Neck pain related to


Intervertebral Disc (IVD)

Disc-related injuries are most commonly associated with the lowest part of our spine (L4-S1) and the base of our necks (C5-T1). This is because they are two of the most mobile areas of the spine and the discs are more likely to undergo a wider range of stress. Degenerative discs are a common finding using MRI scans, even in patients with no pain, and they are often found at these areas too.

 

But a disc injury is not an ‘on and off’ injury and has a range of presentations, physically and symptomatically. The picture indicates normal and ‘worst case’ scenario discs, whereby the jelly-like core of the disc (a.k.a the nucleus pulposus) pushes through damaged or strained outer fibers (a.k.a the annulus fibrosus).

A ‘disc prolapse’ can be anywhere along this spectrum1, from a mild bulge to full herniation, which can cause stenosis (narrowing of spinal canal) which can potentially compress nerve roots2 (see Nerve Impingement).

Common symptoms may include neck pain, headaches, difficulty moving the head, pain radiating into the shoulder, arm and/or hands, pain radiating into the lower limb(s), pins and needles, numbness and/or weakness in the upper and/or lower limb(s). Additional sequalae, such as altered bladder and/or bowel function, should prompt immediate medical referral.

Treatment Plan: Every patient is unique and the approach will reflect this. Together, you and your osteopath will discuss a course of action and treatment which best suits you. Common key areas to be addressed may include:

  • Local musculature – appropriate strength, stamina and suppleness of trapezius, levator scapulae, cervical erector spinae, semispinalis, splenius capitis, suboccipitals and muscles related to the shoulder blade.
  • Spinal joint function – at site of injury as well as above and below
  • Shoulder girdle function – scapulothoracic, glenohumeral and acromioclavicular joints
  • Rib function and breathing mechanics
  • Head, neck and shoulder posture
  • Stress
  • GP/Orthopaedic referral for scans, only if necessary

 

 

  1. Fandon et al. 2014. Lumbar disc nomenclature: version 2.0 The Spine J. 14(11): 2525–2545.
  2. Nice. 2017. Sciatica (lumbar radiculopathy) Available at: https://cks.nice.org.uk/sciatica-lumbar-radiculopathy#!backgroundsub:2 [Accessed on 14/06/2017]

 

Nerve Impingement

 

Our brain and spinal cord makes up the Central Nervous System (CNS) and is protected by the bony arrangements of our skull and spine. The peripheral nervous system (PNS) is an extension of the CNS and comprises the nerves that innervate the organs, muscles and the major sensory organ, the skin.

Nerve impingement, or compression, is where-by the nerve root (the part of the nerve exiting the spine) is encroached by local structures in the neck such as discs, cysts or bony changes. This can create radiating pain into the neck and upper limb known as Cervical Radiculopathy1.

Other symptoms may include:

  • Local muscular spasm in the neck
  • Aggravated by neck motion, especially looking down
  • Weakness in the arm or hand
  • Pins and needles/ change in sensation/ numbness in the arm or hand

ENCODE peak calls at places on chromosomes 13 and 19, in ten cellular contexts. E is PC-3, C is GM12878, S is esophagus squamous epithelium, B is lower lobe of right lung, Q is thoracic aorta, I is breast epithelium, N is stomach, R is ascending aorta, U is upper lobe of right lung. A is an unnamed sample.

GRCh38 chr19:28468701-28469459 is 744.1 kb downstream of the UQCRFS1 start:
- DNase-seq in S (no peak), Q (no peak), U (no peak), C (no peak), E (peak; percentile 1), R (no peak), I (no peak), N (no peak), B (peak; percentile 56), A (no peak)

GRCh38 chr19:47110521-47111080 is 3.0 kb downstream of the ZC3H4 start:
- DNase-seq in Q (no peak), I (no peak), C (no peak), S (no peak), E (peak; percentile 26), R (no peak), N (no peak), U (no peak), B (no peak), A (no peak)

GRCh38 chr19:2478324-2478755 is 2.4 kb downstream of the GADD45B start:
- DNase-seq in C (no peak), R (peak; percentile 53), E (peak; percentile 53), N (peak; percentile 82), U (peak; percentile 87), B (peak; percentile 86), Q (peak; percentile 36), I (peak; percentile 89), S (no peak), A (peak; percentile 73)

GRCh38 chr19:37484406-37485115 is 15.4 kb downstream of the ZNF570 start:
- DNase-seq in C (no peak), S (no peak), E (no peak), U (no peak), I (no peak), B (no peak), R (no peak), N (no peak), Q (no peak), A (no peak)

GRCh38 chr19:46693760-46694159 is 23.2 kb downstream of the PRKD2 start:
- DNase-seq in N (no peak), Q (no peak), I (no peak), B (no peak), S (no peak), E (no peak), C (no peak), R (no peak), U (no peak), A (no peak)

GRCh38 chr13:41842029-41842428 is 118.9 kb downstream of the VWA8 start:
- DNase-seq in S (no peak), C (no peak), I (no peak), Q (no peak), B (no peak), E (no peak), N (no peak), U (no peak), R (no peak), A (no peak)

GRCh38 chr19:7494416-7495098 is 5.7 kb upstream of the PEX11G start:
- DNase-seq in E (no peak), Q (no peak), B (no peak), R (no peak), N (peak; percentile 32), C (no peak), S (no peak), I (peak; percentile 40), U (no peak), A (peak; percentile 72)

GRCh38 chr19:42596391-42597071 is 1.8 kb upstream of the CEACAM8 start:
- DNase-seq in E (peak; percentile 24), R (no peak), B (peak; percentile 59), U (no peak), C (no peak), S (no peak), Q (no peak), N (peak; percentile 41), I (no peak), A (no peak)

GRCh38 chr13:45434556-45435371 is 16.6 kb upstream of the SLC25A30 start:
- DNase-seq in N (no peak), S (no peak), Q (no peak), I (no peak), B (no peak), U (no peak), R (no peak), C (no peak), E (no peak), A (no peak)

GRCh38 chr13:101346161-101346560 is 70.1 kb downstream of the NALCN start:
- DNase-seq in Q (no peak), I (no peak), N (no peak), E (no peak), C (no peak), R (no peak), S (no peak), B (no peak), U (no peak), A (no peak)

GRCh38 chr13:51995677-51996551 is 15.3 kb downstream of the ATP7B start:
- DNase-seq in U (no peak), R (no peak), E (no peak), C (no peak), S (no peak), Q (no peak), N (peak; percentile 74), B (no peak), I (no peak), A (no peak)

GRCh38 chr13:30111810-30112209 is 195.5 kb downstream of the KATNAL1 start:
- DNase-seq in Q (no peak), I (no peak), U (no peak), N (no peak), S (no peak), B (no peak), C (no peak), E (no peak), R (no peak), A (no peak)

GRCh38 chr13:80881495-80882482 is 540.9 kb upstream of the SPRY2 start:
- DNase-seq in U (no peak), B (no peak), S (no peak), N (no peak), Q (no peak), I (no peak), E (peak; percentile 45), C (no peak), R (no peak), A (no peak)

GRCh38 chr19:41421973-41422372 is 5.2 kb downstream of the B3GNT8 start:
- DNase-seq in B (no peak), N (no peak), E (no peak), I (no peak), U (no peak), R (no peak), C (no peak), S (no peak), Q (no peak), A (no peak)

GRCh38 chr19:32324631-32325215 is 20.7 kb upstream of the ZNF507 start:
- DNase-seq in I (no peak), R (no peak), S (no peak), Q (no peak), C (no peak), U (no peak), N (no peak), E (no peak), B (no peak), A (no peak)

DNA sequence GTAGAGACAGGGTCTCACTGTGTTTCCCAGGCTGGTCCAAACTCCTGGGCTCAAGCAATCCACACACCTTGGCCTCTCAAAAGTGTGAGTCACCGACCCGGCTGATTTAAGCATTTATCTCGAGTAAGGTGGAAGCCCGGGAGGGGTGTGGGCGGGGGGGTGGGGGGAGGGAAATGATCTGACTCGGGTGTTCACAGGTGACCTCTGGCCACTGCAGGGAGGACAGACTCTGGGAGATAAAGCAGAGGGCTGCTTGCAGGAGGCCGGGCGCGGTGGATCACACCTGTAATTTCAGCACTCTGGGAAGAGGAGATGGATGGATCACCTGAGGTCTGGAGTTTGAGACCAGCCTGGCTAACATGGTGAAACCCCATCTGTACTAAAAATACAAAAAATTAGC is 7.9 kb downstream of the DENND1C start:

Treatment plan: The cause of your cervical radiculopathy will dictate the type of treatment that is appropriate for you. Together, you and your osteopath will discuss a course of action and treatment which best suits you and your unique problem. Common key areas to be addressed may include:

  • Local musculature – appropriate strength, stamina and suppleness of trapezius, levator scapulae, cervical erector spinae, semispinalis, splenius capitis, suboccipitals and muscles related to the shoulder blade.
  • Spinal joint function – at site of injury as well as above and below
  • Shoulder girdle function – scapulothoracic, glenohumeral and acromioclavicular joints
  • Rib function and breathing mechanics
  • Head, neck and shoulder posture at work, at home and on the move
  • Stress
  • GP/Orthopaedic referral for scans, only if necessary

 

  1. Medscape 2016. Cervical Radiculopathy. Available at: http://emedicine.medscape.com/article/94118-overview [Accessed on 14/06/2017]

 

 

 

Muscles & Joints

 

There are several layers of muscles of the neck in the back, front and sides. The major muscles include the scalenes, trapezius, splenius capitis and sternocleidomastoid. The deep muscles of the front of the neck are involved with swallowing.

As an continuation of the whole spine, the joints of the neck are in pairs like that of the rest of the spine. These are called facet joints and allow the vertebrae to glide to allow movement.

 

These joints have the potential to become over stressed, restricted or irritated which could be reflected in the muscles overlying it.

The most common causes of neck pain are the three usual suspects: joint, muscle and disc; or a combination of any or all of these. Neck pain will, in most cases, involve a muscular element but with an intricate relationship with its surrounding structures.

Typical symptoms may include:

  • Localised pain/spasm +/- tenderness on palpation
  • Sudden onset especially after injury, awkward sleeping position or repetitive use
  • Morning stiffness/ reduced mobility
  • Referral pain from a muscle to a distal location
  • Weakness/ pain with movement

Treatment plan: Every patient is unique and the approach will reflect this. Together, you and your osteopath will discuss a course of action and treatment which best suits you. Common key areas to be addressed may include: